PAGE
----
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                      TIL. I had no idea about this and I’ve been using computers for three decades and macOS for seven years.

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                        In my experience at least, there was a huge emphasis on learning esoteric keystrokes among the first generation of Mac users. In return, Apple has been pretty consistent with their meaning over the years – for example, the key combo to take a screenshot (Cmd-shift-3) has been in place since the mid-80’s.

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                        This has tripped me up in Sublime Text occasionally. When using the search function, Return will perform the search and Enter will insert a newline in the search field. Sometimes the Enter key is closer at hand and I end up obliterating my search term with a newline.

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                          Funny, that’s the opposite of their intended functions. https://twitter.com/cdespinosa/status/1285399332817010688?s=21

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                          Confusingly, my Thinkpad laptop keyboard has only an Enter key (which isn’t L-shaped, and doesn’t have a return arrow printed), but xev says it sends Return, and indeed it really does seem to act as a Return key in all the ways I can tell from Linux. I’ve been typing so long I don’t think I’ve ever bothered to look at the label on it before, and now I find it highly annoying!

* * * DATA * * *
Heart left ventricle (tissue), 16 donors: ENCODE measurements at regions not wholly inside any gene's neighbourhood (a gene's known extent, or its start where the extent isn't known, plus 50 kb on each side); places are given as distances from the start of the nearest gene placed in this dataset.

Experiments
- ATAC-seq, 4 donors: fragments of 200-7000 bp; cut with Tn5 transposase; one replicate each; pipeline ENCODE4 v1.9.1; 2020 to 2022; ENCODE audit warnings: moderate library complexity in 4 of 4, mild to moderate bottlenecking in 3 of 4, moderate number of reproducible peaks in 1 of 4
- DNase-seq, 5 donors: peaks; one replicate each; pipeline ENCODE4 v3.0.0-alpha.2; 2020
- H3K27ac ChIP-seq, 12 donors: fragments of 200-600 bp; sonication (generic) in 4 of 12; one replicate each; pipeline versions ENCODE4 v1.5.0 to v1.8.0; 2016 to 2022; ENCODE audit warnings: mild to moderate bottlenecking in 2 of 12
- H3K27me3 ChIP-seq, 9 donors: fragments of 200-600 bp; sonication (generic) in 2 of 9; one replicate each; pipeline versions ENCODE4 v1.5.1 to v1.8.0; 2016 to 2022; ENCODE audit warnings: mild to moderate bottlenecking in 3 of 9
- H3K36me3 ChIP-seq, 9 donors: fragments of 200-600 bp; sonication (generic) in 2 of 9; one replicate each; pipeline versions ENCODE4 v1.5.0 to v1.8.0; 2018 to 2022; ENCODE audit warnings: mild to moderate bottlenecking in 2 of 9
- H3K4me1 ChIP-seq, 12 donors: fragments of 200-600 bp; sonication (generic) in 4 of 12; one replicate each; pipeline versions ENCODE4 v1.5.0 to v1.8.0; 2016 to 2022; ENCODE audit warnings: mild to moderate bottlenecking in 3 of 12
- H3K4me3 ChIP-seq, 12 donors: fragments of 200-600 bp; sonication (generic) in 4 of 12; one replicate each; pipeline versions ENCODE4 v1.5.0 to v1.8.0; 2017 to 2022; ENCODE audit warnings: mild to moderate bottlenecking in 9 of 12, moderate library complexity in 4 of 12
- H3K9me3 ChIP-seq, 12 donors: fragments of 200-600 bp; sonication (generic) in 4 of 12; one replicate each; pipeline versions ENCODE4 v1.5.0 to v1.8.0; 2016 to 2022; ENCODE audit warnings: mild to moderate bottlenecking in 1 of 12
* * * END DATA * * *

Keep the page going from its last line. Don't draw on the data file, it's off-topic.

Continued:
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                            which isn’t L-shaped

                            The (IMO awful) L-shape is found on ISO layouts, while ANSI has the (good) single row key.

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                              The (IMO awful) L-shape is found on ISO layouts, while ANSI has the (good) single row key.

                              Each to their own - I’ve learnt to always hit Return somewhere around its centre and usually miss it when typing on a keyboard with ANSI layout. There is no awful or good here my friend - just a matter of what one is used to.

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                            2020: DaringFireball blogpslains \r \n ..

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                              Those are the carriage return and newline characters, and the blog post is about enter vs. return key codes. Related, but they don’t actually line up.